Maputo — Mozambican Prime Minister Carlos Agostinho do Rosario on Monday received a special envoy from the Australian government, Philip Ruddock, who was seeking Mozambican support for Australia's bid for membership of the United Nations Human Rights Council.
After the meeting, Ruddock, who is a former Attorney-General and former Minister for Immigration, told reporters he was hopeful.”I came to Mozambique to ask for support for my country's candidacy for the Human Rights Council. During my meetings here, I have had very positive discussions, and I am leaving Mozambique very encouraged”.
He said the visit has also been an opportunity to exchange experiences, and he praised Mozambican advances in human rights.
“I could witness the developments the country has been undergoing”, Ruddock claimed. “I could understand that there is respect for the laws, and an effort is being made to consolidate democratic institutions”.
“As members of the Commonwealth, Mozambique and Australia share common ideals”, he added. “We came to Mozambique to gather new experiences, and not to teach anything”.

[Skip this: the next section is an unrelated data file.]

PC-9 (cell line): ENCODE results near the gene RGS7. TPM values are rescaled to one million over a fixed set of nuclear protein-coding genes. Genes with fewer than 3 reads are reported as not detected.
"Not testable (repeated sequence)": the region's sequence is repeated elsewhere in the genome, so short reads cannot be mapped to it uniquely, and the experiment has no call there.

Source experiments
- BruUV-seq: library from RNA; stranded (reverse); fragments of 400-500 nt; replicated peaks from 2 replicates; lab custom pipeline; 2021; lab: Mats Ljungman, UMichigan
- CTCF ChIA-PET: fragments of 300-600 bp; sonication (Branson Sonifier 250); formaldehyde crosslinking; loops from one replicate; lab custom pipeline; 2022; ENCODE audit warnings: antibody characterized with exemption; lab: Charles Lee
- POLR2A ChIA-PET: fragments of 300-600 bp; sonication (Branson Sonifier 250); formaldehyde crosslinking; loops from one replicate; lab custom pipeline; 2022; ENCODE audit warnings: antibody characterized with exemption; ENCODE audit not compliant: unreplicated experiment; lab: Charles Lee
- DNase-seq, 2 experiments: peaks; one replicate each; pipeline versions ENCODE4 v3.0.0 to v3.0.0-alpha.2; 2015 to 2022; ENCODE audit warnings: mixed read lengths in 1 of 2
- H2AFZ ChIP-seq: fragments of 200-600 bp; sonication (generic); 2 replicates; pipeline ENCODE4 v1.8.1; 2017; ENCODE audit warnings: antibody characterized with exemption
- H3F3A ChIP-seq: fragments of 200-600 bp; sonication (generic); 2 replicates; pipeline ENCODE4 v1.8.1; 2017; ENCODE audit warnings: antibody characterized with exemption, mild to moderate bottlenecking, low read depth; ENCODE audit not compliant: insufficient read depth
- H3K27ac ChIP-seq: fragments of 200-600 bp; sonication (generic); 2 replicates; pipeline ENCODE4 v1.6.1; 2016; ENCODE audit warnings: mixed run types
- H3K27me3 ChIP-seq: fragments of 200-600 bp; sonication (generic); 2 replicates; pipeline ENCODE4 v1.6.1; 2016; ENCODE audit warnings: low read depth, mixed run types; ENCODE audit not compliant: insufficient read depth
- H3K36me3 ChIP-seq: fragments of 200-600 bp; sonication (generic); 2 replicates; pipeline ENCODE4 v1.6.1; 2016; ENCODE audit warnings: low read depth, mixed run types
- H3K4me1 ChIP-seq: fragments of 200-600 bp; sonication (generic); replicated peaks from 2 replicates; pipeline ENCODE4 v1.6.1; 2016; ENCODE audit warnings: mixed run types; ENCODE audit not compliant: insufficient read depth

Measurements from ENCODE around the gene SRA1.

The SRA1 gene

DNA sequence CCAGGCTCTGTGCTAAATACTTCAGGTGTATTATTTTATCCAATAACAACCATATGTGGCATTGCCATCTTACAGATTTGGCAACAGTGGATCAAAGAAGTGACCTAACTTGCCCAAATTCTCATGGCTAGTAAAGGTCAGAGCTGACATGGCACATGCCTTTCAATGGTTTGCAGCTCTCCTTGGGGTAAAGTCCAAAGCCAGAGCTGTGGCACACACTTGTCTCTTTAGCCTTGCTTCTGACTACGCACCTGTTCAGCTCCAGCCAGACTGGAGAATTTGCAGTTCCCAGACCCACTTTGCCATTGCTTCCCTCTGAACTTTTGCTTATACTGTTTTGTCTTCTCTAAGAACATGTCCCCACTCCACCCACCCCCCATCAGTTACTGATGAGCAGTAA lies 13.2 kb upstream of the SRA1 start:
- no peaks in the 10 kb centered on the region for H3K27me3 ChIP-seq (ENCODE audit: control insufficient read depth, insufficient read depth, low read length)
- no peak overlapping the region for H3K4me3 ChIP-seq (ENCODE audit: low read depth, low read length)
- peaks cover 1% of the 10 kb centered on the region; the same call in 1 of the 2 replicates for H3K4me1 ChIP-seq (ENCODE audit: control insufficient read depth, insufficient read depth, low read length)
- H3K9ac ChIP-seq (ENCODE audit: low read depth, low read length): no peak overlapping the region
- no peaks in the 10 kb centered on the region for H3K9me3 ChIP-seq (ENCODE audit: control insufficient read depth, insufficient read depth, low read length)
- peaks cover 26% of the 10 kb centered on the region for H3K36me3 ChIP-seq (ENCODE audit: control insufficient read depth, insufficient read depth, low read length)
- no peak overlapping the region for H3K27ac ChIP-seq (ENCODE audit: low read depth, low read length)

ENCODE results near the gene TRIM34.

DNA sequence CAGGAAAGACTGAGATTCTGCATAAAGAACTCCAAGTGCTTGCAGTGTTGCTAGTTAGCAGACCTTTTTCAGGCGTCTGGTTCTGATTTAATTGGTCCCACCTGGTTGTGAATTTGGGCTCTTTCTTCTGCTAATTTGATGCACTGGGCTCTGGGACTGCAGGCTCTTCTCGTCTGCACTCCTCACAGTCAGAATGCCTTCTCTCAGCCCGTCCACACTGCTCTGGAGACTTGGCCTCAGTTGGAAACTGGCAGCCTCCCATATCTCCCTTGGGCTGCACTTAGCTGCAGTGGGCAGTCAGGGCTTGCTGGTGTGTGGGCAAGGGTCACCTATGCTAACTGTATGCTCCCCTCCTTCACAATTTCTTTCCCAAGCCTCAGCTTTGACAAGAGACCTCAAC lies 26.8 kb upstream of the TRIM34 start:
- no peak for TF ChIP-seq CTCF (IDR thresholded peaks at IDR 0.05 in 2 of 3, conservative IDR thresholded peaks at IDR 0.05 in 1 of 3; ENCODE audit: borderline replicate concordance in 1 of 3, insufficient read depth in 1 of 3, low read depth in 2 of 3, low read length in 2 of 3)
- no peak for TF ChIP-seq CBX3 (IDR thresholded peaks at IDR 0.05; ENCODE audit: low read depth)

The Human Rights Council has 47 members, elected by secret ballot by the UN General Assembly. Places are reserved for regions - 13 for Africa, 30 for Asia and the Pacific, eight for Latin America and the Caribbean, six for eastern Europe, and seven for western Europe “and other states”.
The Council is a controversial body, since countries that are notorious for their abuse of human rights have been elected to it, including Saudi Arabia.
But Australia itself has been accused of violating the rights of refugees, with Prime Minister Malcolm Turnbull saying that asylum seekers who came by boat and are currently on the islands of Nauru and Manus will “never” be allowed to enter Australia.
Nonetheless, Australia stands a good chance of election to the council, since only three countries - Australia, France and Spain - are competing for two positions.